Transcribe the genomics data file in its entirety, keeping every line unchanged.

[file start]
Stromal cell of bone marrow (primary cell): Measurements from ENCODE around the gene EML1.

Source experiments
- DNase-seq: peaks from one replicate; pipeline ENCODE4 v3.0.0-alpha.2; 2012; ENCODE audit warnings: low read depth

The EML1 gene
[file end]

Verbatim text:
Stromal cell of bone marrow (primary cell): Measurements from ENCODE around the gene EML1.

Source experiments
- DNase-seq: peaks from one replicate; pipeline ENCODE4 v3.0.0-alpha.2; 2012; ENCODE audit warnings: low read depth

The EML1 gene